Walsh surely cringes at the notion that his complex offensive designs—JoeMontana remembers rehearsing 127 different plays for a game with Buffalo, then it rained—might be considered in the realm of improv. His initial philosophy was that the short pass is as effective a tool at controlling the ball as a bull moose running game if you have an intelligent point man who can read defenses, delineate situations and throw with accuracy. This offense was developed for a mechanical fellow named Virgil Carter when Walsh was an assistant at Cincinnati in the 1970s and the Bengals had to throw to make first downs. In 1981 JoeMontana took this strategy and turned it into an art form as the 49ers rolled to their first championship. It is said that along the sidelines in that watershed playoff victory over Dallas, Brodie and O.J. Simpson, Frisco kids from birth, were so caught up in the emotion that Brodie broke out in tears.
Last season, with Tyler and Roger Craig adding a running attack to the 49er monster, the entire NFL could be seen sobbing. Now opposing defenses had to cover every inch of the field in fear of runners and receivers and of JoeMontana everywhere. The quarterback's days of being overly patient—that is, in waiting too long looking for the perfect option and then hurling wild—were over. Now there was hardly ever such a thing as a 49er broken play for long because JoeMontana would qickly fix it.
When JoeMontana keeps the football, the fun begins. "It's a burden on us, sure," says Francis, "but a challenge, too. Our scramble drills cover all the possibilities. It's a relief to run down the field and see nothing but trouble, everything getting very hairy, and as you turn your head you see JoeMontana scrambling. He has seen the problem before you get there and now he's going to finish the play anyway. And you know he will finish it."
After six NFL seasons, JoeMontana already tiptoes with legends. Unitas and Starr: But they wouldn't be caught dead in the open field, or else they might be dead. Tarkenton and Staubach: JoeMontana has a better arm than the former, is more accurate than the latter. Though not necessarily as hard to catch, he is probably faster than both. "I don't know if anybody can run him down," says 49er guard Randy Cross. "The only reason Gastineau caught him in [this year's] Pro Bowl was because Joe stopped running to throw." Namath: the same elegant drop and setup. The same upbringing in Western Peeay. But after his Super Bowl, Namath basically faded into interceptions and summer stock. JoeMontana still has two good knees and can move sideways. "He's Fred Astaire," says Namath.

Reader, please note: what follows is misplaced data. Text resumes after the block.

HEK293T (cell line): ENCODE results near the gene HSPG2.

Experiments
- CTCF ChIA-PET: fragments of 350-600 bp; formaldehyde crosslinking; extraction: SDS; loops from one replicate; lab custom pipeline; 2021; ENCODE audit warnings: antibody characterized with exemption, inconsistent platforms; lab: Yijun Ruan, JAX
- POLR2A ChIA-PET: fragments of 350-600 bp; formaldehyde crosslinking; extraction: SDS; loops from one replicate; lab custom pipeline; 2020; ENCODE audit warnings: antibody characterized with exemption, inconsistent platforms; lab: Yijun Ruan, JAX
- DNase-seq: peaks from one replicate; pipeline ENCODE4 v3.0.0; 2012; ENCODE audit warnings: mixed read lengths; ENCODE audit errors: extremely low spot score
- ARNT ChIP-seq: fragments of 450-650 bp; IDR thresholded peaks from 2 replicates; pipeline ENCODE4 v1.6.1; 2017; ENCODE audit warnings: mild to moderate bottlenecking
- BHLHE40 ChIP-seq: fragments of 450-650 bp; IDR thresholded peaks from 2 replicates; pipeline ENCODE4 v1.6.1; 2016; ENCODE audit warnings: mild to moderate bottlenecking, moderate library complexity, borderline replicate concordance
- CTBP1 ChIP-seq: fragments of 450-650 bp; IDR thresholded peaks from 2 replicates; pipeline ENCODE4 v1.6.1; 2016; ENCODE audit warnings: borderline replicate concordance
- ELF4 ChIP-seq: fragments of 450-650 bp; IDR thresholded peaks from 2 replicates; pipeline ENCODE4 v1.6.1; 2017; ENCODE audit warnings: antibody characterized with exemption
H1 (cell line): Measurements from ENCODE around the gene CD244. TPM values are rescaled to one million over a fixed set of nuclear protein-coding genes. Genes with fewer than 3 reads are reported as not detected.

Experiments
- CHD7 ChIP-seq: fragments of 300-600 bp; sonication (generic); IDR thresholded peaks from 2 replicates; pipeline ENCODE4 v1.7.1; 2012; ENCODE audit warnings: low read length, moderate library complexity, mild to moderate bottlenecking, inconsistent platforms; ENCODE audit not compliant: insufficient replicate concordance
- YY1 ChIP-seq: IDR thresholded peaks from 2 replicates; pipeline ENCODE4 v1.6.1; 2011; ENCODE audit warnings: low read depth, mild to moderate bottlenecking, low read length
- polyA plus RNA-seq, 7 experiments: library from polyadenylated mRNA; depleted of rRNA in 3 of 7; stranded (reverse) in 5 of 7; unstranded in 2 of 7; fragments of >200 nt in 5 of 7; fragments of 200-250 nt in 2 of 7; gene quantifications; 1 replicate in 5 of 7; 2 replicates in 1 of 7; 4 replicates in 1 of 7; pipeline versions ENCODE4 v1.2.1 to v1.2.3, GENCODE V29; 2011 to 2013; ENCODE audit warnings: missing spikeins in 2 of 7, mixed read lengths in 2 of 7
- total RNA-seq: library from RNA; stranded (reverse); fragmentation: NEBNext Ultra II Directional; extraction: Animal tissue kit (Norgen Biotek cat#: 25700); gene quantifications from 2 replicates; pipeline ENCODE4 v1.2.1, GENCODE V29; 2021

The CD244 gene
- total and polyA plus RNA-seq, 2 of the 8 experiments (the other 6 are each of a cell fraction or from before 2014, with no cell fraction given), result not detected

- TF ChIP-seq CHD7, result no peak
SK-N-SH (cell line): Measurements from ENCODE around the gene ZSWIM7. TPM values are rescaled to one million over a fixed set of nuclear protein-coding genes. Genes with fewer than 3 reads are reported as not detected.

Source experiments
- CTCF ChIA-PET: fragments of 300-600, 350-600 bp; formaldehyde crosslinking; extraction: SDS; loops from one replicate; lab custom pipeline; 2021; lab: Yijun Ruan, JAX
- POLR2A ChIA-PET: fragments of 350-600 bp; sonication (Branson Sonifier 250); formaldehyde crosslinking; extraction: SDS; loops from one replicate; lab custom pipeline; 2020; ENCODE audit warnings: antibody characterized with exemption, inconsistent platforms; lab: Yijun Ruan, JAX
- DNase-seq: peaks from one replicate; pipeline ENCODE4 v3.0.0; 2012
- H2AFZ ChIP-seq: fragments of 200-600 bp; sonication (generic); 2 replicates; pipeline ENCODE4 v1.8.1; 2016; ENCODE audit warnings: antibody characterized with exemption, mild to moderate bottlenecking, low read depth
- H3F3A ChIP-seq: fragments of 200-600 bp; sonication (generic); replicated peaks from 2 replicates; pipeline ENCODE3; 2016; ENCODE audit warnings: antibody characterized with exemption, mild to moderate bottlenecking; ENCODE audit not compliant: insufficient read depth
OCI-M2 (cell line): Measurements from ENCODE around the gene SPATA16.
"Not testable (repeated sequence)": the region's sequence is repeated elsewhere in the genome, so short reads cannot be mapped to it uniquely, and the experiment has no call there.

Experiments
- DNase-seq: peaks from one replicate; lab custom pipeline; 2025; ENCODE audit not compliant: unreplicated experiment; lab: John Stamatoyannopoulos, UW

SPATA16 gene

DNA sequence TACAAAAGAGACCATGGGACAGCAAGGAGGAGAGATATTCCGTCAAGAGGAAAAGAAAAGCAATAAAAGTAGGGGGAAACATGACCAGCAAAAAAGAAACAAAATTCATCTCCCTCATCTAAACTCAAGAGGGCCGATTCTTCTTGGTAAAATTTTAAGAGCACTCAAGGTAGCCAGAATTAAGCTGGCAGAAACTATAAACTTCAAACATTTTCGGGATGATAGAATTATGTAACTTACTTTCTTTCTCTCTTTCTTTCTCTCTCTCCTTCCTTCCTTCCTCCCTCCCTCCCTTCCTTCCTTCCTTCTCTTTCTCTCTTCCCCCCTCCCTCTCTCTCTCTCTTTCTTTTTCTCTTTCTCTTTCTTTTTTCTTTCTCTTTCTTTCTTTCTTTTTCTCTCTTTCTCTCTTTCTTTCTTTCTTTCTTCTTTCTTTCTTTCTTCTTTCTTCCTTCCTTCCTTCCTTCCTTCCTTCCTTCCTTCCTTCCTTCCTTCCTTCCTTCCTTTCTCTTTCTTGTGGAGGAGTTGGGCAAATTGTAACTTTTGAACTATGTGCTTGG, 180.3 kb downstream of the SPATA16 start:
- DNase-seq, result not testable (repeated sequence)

It has never been the arm with JoeMontana. "Weight room! Weight room!" the 49ers scream when one of his long practice heaves flutters short. Nor is his angular body particularly known for its hunkability quotient. "Who is this, the punter?" Clark said seriously upon their first meeting.
What JoeMontana has instead is the dramatic ability to get his body in position to throw—from all imaginable angles, through any multiples of crunching hits. "Escapability," Hackett likes to call it. "JoeMontana knows how important his feet are. Over a period of six weeks going over game films last season, we might have mentioned his feet three times. Last year on only five passes did his feet cost him an interception. That's just unbelievable."
JoeMontana still knows how much he doesn't know. He knows the lifeblood of a quarterback, the edge, especially his edge, is in a command of the Walsh system. Simply, he has to be a human memory bank for the 49er plays, progressions, personnel and various formations. Furthermore, JoeMontana not only knows the 49er offense, he also understands it—which is altogether a different kettle of, uh, Dolphin. This summer Hackett marveled at how JoeMontana could repeat whole game plans four months after the fact. Hackett's forte is innovation; he is renowned for challenging Walsh mentally. In weekly quizzes on the game plan Hackett will have the sheet of plays in front of him, but, he says, "I'll miss more than Joe does." Is it any wonder JoeMontana was the right quarterback for this job?
JoeMontana has subtly acquired a share of team leadership, though not off the field, of course. "If you didn't know Joe, you wouldn't know he was JoeMontana," says Tyler. But out there on the grid....
"There's not a lot of lemmings on this team," says Cross of the champs. "So JoeMontana's your perfect field general for a bunch of individualistic maniacs. No rah-rah. His leadership has come slowly, by example. He's always thinking a step ahead. A lineman's input isn't life and death to him, and he'll be polite. But you get the impression you might be a nuisance. He'll go 'oh sure' and give you that one-thousand-miles-away stare. I call it playing football in the third person. He's there and he's not there."
Well, folks, he's just taking what they give him.